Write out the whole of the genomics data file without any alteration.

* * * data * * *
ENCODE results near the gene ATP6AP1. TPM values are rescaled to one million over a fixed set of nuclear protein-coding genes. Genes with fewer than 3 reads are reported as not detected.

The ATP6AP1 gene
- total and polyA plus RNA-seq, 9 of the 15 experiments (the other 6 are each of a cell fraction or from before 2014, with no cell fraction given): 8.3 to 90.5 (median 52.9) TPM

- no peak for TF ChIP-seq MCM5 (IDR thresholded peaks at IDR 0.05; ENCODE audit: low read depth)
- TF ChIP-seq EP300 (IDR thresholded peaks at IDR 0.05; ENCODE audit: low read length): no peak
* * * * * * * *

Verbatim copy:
ENCODE results near the gene ATP6AP1. TPM values are rescaled to one million over a fixed set of nuclear protein-coding genes. Genes with fewer than 3 reads are reported as not detected.

The ATP6AP1 gene
- total and polyA plus RNA-seq, 9 of the 15 experiments (the other 6 are each of a cell fraction or from before 2014, with no cell fraction given): 8.3 to 90.5 (median 52.9) TPM

- no peak for TF ChIP-seq MCM5 (IDR thresholded peaks at IDR 0.05; ENCODE audit: low read depth)
- TF ChIP-seq EP300 (IDR thresholded peaks at IDR 0.05; ENCODE audit: low read length): no peak